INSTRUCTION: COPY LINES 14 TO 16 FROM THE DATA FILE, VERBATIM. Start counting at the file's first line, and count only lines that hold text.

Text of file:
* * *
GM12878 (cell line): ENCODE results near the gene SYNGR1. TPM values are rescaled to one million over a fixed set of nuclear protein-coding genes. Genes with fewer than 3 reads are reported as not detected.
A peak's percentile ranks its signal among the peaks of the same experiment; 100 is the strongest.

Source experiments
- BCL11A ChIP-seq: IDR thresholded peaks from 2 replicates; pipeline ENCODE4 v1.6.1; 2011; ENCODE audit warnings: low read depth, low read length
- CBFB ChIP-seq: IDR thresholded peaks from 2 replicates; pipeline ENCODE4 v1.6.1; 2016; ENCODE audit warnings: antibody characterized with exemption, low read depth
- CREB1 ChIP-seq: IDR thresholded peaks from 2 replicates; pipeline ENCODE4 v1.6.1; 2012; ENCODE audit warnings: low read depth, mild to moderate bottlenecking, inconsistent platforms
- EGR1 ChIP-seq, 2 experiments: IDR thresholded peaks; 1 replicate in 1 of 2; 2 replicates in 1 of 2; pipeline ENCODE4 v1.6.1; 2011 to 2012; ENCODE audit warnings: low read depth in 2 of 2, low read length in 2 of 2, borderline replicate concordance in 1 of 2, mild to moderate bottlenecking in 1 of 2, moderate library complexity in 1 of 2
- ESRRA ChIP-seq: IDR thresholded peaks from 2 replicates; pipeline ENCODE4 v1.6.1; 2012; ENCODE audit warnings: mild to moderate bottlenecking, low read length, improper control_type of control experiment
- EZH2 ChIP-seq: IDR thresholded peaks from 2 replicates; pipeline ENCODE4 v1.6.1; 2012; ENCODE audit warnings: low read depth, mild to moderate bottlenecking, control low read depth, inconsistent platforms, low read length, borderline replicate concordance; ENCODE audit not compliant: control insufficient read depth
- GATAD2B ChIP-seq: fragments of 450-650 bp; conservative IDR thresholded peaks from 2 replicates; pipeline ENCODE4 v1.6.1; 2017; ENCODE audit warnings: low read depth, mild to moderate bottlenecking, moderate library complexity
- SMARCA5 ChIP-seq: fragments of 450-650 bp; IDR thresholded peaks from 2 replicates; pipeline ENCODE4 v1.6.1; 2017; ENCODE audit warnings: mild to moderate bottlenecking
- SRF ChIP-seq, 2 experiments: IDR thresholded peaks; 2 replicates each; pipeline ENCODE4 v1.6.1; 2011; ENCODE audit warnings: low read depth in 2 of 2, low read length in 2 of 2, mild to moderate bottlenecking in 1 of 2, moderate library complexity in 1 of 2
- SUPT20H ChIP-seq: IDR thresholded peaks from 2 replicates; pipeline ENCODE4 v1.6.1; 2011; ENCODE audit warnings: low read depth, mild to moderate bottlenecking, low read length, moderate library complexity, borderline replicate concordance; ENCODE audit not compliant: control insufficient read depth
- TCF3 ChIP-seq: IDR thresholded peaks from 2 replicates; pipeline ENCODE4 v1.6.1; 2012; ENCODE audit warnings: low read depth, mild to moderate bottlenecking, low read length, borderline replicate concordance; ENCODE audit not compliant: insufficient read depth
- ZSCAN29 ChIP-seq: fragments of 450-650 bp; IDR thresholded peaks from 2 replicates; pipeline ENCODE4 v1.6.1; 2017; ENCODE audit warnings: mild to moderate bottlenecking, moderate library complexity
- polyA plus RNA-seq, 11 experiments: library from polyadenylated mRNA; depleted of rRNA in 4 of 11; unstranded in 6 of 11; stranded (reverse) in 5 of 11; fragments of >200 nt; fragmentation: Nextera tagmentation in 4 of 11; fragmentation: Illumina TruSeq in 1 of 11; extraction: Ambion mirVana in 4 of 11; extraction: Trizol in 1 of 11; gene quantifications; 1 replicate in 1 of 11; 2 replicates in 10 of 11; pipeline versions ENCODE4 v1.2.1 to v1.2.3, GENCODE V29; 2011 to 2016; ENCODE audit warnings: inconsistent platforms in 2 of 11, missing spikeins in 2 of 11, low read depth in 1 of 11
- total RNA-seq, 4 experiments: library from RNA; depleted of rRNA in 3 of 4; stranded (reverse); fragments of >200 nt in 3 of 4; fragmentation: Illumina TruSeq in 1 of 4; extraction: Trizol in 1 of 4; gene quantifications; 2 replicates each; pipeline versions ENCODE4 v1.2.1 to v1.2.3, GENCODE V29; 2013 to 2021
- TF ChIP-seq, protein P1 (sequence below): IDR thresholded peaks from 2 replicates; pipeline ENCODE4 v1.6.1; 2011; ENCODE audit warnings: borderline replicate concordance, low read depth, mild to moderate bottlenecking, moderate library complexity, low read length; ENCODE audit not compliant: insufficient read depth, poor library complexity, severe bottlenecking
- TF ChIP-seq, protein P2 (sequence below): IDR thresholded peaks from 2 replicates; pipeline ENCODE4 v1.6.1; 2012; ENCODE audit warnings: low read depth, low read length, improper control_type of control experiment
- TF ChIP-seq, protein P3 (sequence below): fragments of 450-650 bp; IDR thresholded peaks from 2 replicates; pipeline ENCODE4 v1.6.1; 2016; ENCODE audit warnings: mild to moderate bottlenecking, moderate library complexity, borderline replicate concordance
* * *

- TCF3 ChIP-seq: IDR thresholded peaks from 2 replicates; pipeline ENCODE4 v1.6.1; 2012; ENCODE audit warnings: low read depth, mild to moderate bottlenecking, low read length, borderline replicate concordance; ENCODE audit not compliant: insufficient read depth
- ZSCAN29 ChIP-seq: fragments of 450-650 bp; IDR thresholded peaks from 2 replicates; pipeline ENCODE4 v1.6.1; 2017; ENCODE audit warnings: mild to moderate bottlenecking, moderate library complexity
- polyA plus RNA-seq, 11 experiments: library from polyadenylated mRNA; depleted of rRNA in 4 of 11; unstranded in 6 of 11; stranded (reverse) in 5 of 11; fragments of >200 nt; fragmentation: Nextera tagmentation in 4 of 11; fragmentation: Illumina TruSeq in 1 of 11; extraction: Ambion mirVana in 4 of 11; extraction: Trizol in 1 of 11; gene quantifications; 1 replicate in 1 of 11; 2 replicates in 10 of 11; pipeline versions ENCODE4 v1.2.1 to v1.2.3, GENCODE V29; 2011 to 2016; ENCODE audit warnings: inconsistent platforms in 2 of 11, missing spikeins in 2 of 11, low read depth in 1 of 11